November 5, 2014, by Blue-Green team
Enhancing impact through effective stakeholder engagement; an ARCC event for early career researchers
On the 9th October I headed up to York to participate in a workshop on stakeholder engagement. The event was hosted by the Adaptation and Resilience to a Changing Climate (ARCC) network and was aimed at improving the skills of early career researchers and imparting ideas on how to increase the impact of our research through effective stakeholder engagement. The workshop was facilitated by Pete Walton (Knowledge Exchange Research Fellow at UKCIP), Kay Jenkinson (Communications Specialist, ARCC network) and Roger Street (Director, UKCIP).
What is a stakeholder?
The workshop began by exploring what we mean by “stakeholder”. Does this include everyone that comes in to contact with our research or can we be more specific and narrow it down to people who have a vested interest in the output from the research, or those that have the ability to act? Stakeholders can be defined at a range of scales and could include both those included in the research, and those impacted by the research. Stakeholders can have multiple interests and come at an issue from a range of background perspectives and thus have a different driver behind their interest in the research. Different approaches will be suited to different stakeholders and we need to be aware of those “mystery” stakeholders that suddenly emerge. We also explored the difference between a stakeholder and a customer/client; with the latter there is predominantly a one-way exchange of knowledge while stakeholder engagement necessitates a two-way knowledge exchange and opportunity for all voices to be heard. The groups drew diagrams to represent their idea of a stakeholder (not an easy concept!) and some of this artwork can be viewed on the ARCC online summary from the event…”how to engage with those elusive stakeholders”
Maximising impact through stakeholder engagement
Determining why researchers want to engage and why stakeholders would want to be engaged is a valuable first step in planning a stakeholder engagement strategy and maximising impact. The workshop groups looked at mapping stakeholders and the different roles that they can play over the lifetime of the project, e.g. supporters, informants, recipients. We then developed a stakeholder engagement plan for an example infrastructure project. Key messages include;
- Have realistic goals
- Have focused, concise, regular contact – but not just meetings for the sake of a meeting!
- Use multiple engagement mechanisms – face to face, email, phone calls, social media, letters, postcards, fliers, newspaper articles, radio and other media, free gifts…these will be appropriate for different stakeholders at different times
- Revisit expectations – these may change as the project progresses
- Have a key contact point or coordinator
- Bear in mind that stakeholders are most likely to be interested in the research outputs, not the methodology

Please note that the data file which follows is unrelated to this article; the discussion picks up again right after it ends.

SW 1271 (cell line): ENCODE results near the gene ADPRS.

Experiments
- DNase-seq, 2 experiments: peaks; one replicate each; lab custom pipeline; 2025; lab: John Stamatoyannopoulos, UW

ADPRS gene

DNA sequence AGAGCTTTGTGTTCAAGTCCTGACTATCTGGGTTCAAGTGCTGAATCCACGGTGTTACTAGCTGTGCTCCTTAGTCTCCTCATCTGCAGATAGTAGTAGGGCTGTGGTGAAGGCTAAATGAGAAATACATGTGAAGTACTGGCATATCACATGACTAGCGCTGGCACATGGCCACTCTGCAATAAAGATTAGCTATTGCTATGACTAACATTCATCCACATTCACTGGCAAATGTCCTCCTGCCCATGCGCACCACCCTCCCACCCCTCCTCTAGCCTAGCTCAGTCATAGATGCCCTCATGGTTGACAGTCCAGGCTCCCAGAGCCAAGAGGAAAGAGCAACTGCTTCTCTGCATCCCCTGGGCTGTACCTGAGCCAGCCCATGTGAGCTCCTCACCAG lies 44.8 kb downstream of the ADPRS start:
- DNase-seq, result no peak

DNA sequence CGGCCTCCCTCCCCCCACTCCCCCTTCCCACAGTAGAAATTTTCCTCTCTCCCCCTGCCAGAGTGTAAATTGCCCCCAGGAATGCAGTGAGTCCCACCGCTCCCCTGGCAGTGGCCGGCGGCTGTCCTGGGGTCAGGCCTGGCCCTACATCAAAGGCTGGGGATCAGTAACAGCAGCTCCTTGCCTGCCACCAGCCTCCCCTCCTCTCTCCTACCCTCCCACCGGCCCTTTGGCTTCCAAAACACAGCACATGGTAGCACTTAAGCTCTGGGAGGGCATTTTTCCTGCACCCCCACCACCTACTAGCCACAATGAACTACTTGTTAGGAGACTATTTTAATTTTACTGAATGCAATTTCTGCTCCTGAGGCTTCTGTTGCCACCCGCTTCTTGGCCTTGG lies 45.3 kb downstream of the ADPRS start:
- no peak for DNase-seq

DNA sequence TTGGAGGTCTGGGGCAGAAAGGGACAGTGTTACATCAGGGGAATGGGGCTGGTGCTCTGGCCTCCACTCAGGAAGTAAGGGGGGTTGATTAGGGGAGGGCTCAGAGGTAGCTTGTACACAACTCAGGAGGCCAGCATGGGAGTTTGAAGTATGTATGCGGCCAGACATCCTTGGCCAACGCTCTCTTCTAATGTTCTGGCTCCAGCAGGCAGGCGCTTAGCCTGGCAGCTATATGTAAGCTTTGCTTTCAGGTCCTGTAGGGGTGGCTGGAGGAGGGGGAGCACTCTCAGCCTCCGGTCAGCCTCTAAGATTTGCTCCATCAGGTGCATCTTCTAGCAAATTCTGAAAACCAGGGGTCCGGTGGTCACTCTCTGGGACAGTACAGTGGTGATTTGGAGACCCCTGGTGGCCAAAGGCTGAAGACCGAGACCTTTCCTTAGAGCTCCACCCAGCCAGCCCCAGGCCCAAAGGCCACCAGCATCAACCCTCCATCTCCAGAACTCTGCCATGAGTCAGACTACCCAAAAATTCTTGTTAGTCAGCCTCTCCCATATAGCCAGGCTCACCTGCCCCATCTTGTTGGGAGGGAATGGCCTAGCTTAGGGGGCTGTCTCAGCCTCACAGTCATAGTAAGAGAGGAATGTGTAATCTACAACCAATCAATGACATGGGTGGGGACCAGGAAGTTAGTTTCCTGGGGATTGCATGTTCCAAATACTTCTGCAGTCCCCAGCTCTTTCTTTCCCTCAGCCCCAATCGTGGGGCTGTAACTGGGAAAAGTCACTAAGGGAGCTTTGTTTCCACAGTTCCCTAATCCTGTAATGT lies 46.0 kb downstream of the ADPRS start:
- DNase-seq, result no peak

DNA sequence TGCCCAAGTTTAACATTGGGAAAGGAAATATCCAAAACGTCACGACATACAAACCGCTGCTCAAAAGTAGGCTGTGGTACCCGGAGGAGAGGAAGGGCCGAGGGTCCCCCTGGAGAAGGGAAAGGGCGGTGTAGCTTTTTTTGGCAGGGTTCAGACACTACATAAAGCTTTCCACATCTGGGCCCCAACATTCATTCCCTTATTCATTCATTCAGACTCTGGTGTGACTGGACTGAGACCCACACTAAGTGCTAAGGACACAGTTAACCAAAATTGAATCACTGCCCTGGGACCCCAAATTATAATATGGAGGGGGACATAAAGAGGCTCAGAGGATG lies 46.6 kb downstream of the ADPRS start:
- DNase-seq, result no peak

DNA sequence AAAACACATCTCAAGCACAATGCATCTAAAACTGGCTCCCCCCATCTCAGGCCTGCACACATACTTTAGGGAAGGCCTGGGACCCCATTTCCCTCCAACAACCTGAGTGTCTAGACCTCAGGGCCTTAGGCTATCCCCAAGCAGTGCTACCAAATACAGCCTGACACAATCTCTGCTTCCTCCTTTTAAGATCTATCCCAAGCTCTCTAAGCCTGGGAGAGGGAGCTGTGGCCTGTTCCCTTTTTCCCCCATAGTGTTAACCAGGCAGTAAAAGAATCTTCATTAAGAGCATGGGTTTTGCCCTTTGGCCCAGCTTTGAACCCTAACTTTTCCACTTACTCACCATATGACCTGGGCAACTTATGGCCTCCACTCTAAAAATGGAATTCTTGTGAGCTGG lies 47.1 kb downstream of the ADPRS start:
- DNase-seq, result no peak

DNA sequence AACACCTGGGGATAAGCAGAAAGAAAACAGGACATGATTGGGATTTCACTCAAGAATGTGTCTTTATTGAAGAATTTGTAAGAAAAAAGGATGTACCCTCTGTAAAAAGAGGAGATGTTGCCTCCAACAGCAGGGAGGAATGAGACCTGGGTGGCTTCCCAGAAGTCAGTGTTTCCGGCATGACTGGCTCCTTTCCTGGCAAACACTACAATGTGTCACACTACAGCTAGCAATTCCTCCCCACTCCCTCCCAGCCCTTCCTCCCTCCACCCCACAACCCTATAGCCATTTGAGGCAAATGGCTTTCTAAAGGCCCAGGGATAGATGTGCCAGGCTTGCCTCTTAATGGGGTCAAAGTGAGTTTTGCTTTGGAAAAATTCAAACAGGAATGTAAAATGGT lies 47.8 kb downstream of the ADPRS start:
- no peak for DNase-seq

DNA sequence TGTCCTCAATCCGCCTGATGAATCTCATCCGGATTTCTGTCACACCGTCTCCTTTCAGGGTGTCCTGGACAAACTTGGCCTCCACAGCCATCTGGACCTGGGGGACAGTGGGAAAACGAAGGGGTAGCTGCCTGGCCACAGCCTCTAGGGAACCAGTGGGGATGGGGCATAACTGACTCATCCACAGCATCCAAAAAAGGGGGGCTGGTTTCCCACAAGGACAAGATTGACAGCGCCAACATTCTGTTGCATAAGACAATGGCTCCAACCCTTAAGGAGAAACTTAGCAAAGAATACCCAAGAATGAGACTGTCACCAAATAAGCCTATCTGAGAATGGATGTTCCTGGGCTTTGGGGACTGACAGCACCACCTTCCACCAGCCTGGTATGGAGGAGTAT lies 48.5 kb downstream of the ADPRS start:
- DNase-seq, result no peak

The led us to the end of the first session. The group adjourned and met later in the evening for dinner and were treated to an after-dinner speech by Anne Liddon (RELU (Royal Economy and Land Use programme) and LWEC (Living With Environmental Change)), reflecting on her experience with engaging with different stakeholders and how she achieved impact. This was an inspiring talk and promoted the idea of story-telling as an effective strategy. Wacky ideas for engagement may also work, e.g. games, X-factor style competitions and video messaging!
A stakeholder view – addressing the barriers to engagement (Kate Cochrane, Newcastle City Council)
The second day of the event began with a presentation from Kate Cochrane, a stakeholder in numerous projects in the field of community resilience and business continuity, on the barriers that she perceives (from the other side of the fence) may limit the success of stakeholder engagement. Importantly, researchers need to be aware of the time and resource constraints of those we approach to be potential stakeholders, and need to find a way to make our project stand out and explain exactly what they stakeholder could gain from working with us – this may break through the background noise.
Strategies for engagement – a mock presentation to an expert panel
The workshop groups then put this learning into practice and developed a stakeholder engagement strategy for a new research project, and subsequently pitched this to a mock panel of research council experts. Key points were that plans need to indicate a clear management structure and anticipate the difficult questions that the panel may ask (and have an answer prepared), consider the types of communities that are to be engaged with and what barriers may exist, such as languages, and show that cost has been considered – innovative strategies for stakeholder engagement can be expensive!
Read more about this event on the ARCC website.